For Immediate Release, August 24, 2011
Contact: Ileene Anderson, (323) 654-5943; email@example.com
More Than 25,000 Acres of Protected Habitat Proposed for Endangered California Plant
LOS ANGELES— Responding to a lawsuit by the Center for Biological Diversity, the U.S. Fish and Wildlife Service today proposed protection of 25,704 acres of critical habitat for the endangered Coachella Valley milk vetch in Southern California. The new proposal includes four areas within the greater Coachella Valley in Riverside County, Calif., near Palm Springs. This new proposal recognizes that this rare plant, found only in the Coachella Valley, requires substantial habitat in order to ensure its survival and recovery.
The Coachella Valley milk vetch was put on the endangered species list in 1998. In 2004, the Fish and Wildlife Service under the Bush administration proposed just 3,583 acres of habitat for the endemic plant’s protection. Later that year, the Service designated zero acres for the species. The Center challenged that designation in 2009, which led to today’s new proposal for critical habitat.
“This new designation includes most of the milk vetch’s habitat that has not yet been developed,” said Ileene Anderson, a Center biologist. “The Fish and Wildlife Service now recognizes that identifying critical habitat for this unique plant is essential — this proposed designation is a huge improvement over the previous zero-acre designation by the Bush administration.”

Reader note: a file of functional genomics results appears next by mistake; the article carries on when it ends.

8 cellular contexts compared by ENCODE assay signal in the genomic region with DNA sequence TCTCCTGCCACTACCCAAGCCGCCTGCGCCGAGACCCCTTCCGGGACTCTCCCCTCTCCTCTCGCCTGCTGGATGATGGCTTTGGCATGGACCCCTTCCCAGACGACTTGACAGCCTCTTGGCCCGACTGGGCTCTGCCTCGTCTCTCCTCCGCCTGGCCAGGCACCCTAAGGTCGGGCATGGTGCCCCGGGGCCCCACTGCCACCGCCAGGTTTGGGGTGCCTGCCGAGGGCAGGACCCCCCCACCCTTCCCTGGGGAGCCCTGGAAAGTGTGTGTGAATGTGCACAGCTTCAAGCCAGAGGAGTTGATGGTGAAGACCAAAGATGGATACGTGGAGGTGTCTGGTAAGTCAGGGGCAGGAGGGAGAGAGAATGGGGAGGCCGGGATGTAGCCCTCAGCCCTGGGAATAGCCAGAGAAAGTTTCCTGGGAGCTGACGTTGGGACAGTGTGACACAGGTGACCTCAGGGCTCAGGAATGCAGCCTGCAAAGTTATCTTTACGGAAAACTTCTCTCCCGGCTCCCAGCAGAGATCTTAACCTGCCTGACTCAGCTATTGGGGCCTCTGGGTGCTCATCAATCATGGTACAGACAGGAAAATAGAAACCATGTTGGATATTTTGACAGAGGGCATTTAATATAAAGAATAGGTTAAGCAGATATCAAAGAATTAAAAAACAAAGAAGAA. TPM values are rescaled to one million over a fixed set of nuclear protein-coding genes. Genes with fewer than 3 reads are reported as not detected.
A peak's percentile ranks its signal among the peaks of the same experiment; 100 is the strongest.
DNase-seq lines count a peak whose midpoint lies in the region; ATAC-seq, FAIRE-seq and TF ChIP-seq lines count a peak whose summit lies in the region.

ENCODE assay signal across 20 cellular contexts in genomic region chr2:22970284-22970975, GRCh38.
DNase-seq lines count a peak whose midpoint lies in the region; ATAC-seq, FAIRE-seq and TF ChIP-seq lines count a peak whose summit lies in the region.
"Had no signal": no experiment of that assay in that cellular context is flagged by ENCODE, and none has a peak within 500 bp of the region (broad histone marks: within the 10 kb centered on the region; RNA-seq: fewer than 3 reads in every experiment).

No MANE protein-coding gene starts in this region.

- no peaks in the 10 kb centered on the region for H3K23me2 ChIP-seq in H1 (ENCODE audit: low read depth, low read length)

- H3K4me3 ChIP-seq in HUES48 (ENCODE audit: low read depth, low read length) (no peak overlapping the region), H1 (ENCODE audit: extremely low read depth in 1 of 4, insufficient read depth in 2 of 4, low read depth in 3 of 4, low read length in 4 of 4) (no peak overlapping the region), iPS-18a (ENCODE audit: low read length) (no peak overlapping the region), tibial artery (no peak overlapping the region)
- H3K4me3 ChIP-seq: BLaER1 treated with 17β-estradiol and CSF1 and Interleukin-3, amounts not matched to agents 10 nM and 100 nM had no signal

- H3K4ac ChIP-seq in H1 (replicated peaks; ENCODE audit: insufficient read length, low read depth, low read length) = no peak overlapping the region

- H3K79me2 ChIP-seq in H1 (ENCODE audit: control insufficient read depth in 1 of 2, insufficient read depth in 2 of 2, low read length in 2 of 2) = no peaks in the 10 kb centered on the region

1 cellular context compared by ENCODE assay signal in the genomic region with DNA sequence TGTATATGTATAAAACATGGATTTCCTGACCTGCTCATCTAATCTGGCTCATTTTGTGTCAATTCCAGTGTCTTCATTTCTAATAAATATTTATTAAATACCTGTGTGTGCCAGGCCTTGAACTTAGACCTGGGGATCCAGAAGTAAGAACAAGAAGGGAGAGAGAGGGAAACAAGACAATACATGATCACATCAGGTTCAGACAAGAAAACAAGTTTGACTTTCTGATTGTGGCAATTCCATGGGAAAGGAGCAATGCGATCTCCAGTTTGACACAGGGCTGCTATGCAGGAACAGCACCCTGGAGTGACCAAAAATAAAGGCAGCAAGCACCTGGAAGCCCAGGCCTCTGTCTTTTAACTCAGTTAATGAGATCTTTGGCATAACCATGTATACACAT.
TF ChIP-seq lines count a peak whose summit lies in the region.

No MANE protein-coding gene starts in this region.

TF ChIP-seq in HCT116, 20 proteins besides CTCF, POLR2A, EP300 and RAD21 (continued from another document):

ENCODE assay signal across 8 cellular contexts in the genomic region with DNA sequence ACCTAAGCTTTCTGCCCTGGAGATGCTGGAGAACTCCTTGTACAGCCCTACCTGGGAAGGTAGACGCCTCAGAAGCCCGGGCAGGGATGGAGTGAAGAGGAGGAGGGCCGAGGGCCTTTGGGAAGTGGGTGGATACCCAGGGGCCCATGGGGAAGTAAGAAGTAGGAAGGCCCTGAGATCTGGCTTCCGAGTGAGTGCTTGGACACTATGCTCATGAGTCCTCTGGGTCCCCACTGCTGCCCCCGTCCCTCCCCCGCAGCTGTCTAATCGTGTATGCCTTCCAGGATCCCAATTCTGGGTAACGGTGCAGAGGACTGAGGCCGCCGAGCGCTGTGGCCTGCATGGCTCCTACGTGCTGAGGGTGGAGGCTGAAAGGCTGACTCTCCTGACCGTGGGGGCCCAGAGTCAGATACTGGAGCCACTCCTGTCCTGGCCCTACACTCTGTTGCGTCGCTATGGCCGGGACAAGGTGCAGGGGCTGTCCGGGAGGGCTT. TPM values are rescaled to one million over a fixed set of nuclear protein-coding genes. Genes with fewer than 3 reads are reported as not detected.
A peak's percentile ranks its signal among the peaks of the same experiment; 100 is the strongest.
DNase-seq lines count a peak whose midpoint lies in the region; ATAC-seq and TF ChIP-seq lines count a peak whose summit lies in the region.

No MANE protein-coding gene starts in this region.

The Coachella Valley milk vetch (Astragalus lentiginosus var. coachellae) is a lovely plant: A short-lived perennial that measures up to a foot tall and is densely covered with short, white silky hairs that give it a silvery appearance. Related to peas, the milk vetch has flowers that are deep purple to violet and found on a dense, flowering stalk. Its seeds are enclosed in greatly inflated pods, which break off the plant, roll in the wind and effectively disperse its seeds. Its preferred habitat is active and stabilized sandy substrates in the Coachella Valley.
“This proposal gives this species a shot at survival and recovery, and the areas identified in it must be retained in the final habitat designation,” said Anderson. “The Fish and Wildlife Service’s own data show that endangered species with designated critical habitat are more than twice as likely to be recovering as those without it.”